Last Updated on April 2, 2022
The German city of Cologne is likely to drop an image of its historic cathedral from the city’s official logo. The current logo has been used for more than 20 years, but the city government now wants to appear more secular. The government says the logo must change because it is “too complex.”
The newspaper Kölner Stadt-Anzeiger wrote that the logo is “Unfashionable, old-fashioned, bulky, [and] emotionless,” in its brand analysis. While no concrete plans have been made as of this writing, a spokesman for current leftist mayor, Henriette Reker, claimed that the change of the logo had already been decided upon and the government would not change their minds on the rebranding.
Former Cologne mayor Fritz Schramma is among those who spoke out against the changes. “I don’t usually interfere in current city politics, but now this is enough for me,” Schramma said. “One would like to be objective, professional about the (necessary?) modification of the city logo. But after this unqualified, inaccurate judgment of an advertising agency, I have to get in touch as a former mayor and co-creator of the previous logo.”
Roman Catholic priest Robert Kleine of the Cologne Cathedral also spoke in opposition to the proposed changes, according to Breitbart. “The new logo and the slogan are arbitrary. It was good for us in Cologne to show that it is we who have the cathedral,” Kleine said.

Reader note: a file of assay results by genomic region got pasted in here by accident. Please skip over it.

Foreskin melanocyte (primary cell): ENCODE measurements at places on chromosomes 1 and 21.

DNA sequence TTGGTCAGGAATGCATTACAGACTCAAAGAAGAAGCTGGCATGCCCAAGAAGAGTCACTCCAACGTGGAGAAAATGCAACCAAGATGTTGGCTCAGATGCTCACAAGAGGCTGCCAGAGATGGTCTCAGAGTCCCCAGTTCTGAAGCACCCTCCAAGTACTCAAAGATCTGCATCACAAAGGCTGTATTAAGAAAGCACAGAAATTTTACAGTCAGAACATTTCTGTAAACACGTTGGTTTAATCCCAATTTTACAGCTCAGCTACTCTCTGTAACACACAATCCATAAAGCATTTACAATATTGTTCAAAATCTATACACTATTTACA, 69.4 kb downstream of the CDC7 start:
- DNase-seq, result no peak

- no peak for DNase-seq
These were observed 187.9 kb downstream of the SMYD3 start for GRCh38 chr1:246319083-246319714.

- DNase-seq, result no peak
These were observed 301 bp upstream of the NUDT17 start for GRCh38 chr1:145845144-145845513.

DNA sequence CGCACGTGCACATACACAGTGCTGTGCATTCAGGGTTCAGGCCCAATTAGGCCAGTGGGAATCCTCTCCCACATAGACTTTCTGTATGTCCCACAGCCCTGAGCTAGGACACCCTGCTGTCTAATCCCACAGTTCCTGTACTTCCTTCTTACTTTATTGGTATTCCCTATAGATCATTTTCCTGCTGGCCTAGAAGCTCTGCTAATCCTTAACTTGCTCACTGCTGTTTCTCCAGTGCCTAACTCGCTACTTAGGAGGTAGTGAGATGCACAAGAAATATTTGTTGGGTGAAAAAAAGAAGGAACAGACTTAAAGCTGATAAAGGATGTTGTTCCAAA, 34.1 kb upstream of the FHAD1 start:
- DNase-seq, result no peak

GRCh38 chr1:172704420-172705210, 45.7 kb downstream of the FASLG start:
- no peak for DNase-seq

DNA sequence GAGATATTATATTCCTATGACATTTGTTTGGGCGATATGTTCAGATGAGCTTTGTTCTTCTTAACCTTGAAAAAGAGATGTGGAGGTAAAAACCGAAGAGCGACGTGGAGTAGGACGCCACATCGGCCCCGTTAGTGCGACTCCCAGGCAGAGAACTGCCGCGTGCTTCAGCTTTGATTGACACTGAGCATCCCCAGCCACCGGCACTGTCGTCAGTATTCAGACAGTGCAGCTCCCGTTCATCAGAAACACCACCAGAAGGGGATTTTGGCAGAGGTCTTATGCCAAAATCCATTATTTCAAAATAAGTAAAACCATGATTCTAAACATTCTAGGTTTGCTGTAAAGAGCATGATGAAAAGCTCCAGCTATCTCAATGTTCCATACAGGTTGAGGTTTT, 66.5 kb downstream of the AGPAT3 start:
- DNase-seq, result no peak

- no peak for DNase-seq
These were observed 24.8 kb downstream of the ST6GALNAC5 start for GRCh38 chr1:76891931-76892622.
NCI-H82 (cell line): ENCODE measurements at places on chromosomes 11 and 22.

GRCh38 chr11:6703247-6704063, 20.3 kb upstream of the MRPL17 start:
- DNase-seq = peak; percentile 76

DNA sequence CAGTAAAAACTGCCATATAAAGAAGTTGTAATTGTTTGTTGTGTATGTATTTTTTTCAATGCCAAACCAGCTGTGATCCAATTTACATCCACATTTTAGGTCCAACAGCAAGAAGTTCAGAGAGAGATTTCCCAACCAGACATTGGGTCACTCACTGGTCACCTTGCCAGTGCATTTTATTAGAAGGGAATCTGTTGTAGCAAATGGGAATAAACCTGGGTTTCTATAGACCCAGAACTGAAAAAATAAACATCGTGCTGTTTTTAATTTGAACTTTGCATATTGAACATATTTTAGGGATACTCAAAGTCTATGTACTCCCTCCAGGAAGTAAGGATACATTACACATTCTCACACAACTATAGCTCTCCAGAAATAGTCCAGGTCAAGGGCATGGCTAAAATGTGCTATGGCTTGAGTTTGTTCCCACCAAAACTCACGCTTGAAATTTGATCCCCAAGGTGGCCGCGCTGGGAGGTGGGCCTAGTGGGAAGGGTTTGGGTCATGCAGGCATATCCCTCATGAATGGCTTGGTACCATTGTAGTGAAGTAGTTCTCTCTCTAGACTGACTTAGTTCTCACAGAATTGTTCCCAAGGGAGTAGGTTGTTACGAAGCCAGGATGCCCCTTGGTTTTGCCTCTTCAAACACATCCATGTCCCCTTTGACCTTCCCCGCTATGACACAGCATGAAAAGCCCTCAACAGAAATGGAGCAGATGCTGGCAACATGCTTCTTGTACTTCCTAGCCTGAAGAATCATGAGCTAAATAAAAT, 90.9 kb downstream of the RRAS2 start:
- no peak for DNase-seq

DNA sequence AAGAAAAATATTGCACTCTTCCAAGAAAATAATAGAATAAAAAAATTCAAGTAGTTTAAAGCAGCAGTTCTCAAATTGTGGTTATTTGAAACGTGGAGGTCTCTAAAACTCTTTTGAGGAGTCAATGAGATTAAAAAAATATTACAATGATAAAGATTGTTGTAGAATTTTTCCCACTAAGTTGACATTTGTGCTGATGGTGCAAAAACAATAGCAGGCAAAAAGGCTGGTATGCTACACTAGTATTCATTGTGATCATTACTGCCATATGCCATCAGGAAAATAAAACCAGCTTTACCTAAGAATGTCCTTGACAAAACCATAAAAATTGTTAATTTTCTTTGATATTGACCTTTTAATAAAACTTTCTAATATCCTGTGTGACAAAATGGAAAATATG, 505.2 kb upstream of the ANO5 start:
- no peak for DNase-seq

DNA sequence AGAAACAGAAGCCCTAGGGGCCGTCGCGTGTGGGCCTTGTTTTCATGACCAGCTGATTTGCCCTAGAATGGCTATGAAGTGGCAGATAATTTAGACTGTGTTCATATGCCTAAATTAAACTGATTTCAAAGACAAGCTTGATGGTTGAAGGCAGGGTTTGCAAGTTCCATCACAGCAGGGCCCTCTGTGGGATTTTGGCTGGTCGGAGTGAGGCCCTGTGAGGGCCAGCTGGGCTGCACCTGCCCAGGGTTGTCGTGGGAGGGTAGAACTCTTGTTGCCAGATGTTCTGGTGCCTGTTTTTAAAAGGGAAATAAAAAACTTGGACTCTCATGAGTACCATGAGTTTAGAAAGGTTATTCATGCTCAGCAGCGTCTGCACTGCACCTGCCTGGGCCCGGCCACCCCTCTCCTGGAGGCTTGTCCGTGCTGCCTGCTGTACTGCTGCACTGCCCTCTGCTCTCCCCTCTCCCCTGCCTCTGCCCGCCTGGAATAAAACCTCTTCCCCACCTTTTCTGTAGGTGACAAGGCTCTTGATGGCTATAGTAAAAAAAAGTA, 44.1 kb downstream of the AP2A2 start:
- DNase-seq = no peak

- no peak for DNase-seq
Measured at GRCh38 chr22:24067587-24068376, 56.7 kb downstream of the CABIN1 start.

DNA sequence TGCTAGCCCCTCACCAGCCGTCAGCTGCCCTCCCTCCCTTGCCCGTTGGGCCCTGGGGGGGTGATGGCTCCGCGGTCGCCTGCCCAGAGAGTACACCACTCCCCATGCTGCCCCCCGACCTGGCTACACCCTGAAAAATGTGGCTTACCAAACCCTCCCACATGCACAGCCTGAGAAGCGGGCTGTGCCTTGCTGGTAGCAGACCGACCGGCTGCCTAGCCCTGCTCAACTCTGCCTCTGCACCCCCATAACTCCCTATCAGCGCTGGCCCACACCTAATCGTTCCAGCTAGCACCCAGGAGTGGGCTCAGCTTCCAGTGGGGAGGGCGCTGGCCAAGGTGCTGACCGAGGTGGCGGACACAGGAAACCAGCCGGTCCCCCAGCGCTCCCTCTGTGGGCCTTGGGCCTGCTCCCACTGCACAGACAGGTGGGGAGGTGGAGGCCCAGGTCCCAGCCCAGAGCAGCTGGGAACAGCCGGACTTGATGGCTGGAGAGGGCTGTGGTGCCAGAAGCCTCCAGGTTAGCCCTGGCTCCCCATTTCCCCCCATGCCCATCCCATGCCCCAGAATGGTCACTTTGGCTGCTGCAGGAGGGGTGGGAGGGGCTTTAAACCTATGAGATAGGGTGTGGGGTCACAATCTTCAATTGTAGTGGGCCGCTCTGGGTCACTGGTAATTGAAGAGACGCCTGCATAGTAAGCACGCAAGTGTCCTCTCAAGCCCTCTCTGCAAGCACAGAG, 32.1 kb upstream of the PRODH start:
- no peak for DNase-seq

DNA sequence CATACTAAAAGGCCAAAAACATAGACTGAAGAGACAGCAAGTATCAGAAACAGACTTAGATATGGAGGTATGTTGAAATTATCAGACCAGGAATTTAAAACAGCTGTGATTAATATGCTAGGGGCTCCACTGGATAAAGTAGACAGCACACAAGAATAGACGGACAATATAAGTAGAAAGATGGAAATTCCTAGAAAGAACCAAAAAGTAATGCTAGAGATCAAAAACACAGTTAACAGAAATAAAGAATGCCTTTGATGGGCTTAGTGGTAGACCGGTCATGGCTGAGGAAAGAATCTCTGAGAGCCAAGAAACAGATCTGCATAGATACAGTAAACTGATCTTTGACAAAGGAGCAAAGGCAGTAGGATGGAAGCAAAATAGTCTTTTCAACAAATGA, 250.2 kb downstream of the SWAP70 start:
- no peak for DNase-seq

The Roman Catholic Cologne Cathedral was completed in the 19th-century and has long been one of the city’s most treasured cultural landmarks. Its predecessor building dates back to 1248.
Though the city has a Christian heritage that spans multiple centuries, Mayor Reker introduced a controversial policy that allows Muslim communities to broadcast their calls to Friday prayers. On Twitter, Reker described the project as a “sign of respect”, showing that Cologne is “the city of [religious] freedom and diversity”. Reker questioned why the Cologne Cathedral is allowed to ring church bells if Muslims can’t have their prayer call.